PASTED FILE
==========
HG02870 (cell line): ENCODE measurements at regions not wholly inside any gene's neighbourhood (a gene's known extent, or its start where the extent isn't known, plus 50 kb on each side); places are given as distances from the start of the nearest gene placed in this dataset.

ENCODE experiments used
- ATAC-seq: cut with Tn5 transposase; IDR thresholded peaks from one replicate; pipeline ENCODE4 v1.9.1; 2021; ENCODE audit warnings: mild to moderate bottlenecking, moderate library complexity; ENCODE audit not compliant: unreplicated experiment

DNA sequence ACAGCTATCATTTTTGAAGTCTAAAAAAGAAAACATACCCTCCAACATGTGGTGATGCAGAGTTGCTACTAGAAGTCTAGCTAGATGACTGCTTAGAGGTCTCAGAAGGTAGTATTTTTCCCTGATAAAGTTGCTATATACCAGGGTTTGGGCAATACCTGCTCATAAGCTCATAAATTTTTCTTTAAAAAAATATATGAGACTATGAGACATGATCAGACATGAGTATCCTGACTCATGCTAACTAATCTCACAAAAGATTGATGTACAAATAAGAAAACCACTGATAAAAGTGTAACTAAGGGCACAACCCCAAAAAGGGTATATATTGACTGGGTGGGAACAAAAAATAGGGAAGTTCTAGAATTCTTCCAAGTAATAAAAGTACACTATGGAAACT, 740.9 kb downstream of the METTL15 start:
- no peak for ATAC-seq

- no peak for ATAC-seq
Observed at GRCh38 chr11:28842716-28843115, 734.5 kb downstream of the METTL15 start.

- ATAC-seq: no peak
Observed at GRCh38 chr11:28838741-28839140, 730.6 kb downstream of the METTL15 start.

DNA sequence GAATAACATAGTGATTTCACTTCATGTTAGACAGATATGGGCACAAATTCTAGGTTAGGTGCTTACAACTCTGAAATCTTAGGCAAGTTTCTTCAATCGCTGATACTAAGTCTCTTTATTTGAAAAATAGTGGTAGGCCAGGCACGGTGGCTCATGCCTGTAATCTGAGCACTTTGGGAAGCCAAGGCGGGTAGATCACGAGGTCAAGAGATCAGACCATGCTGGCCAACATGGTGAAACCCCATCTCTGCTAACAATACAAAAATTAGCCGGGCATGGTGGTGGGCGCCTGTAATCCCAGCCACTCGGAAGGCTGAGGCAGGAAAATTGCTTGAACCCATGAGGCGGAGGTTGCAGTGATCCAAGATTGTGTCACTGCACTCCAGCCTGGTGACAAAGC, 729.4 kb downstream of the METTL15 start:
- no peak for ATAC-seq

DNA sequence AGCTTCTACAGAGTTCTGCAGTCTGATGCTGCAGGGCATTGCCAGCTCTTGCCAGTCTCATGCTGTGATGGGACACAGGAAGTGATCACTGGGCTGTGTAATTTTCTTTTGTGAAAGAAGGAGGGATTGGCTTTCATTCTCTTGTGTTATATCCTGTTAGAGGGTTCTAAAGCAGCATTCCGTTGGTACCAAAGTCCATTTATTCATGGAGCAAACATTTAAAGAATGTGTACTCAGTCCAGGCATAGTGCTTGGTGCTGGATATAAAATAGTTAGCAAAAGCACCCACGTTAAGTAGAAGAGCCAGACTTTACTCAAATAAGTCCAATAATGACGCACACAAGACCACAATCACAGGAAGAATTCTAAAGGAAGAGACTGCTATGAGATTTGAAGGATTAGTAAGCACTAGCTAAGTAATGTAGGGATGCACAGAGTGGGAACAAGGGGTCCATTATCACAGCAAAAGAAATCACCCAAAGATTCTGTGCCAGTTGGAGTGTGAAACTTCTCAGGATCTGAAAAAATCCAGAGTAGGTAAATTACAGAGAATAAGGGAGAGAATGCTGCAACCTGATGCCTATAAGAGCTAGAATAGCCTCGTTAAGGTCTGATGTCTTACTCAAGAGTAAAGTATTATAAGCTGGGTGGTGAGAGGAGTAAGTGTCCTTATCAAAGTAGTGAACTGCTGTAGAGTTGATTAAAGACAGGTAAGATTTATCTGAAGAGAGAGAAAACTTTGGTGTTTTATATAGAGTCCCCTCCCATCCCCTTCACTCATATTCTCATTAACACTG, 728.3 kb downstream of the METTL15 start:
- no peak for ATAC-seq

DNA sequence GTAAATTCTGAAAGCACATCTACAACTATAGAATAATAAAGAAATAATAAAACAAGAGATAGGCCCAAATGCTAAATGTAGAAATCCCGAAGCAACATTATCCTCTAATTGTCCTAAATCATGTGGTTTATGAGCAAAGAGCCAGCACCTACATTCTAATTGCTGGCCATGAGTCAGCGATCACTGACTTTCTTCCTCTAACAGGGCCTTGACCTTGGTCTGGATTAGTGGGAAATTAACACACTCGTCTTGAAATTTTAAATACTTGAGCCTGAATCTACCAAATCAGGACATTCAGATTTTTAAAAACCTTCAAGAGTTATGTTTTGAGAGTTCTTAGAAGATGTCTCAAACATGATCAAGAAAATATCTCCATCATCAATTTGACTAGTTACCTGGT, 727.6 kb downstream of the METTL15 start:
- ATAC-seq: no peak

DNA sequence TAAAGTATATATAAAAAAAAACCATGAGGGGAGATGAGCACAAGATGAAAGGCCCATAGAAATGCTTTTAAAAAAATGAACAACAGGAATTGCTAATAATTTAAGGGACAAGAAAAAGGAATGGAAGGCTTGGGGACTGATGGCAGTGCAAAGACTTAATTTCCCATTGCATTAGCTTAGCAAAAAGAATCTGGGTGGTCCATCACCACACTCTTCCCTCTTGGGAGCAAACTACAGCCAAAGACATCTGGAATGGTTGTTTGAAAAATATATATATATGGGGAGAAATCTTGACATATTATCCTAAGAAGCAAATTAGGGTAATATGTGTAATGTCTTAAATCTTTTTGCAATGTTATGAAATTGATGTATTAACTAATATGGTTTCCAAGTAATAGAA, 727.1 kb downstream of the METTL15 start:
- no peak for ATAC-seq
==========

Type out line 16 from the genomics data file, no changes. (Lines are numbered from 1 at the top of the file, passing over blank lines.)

DNA sequence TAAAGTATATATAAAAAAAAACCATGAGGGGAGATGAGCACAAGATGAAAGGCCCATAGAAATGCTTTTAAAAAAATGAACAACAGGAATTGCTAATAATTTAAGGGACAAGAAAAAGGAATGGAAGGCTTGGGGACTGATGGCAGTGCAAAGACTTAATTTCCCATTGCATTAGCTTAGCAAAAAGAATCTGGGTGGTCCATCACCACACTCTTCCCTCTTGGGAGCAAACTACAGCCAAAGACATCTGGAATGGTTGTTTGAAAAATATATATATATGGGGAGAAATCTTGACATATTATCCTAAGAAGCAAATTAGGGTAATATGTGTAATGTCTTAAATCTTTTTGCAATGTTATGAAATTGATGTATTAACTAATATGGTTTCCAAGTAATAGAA, 727.1 kb downstream of the METTL15 start: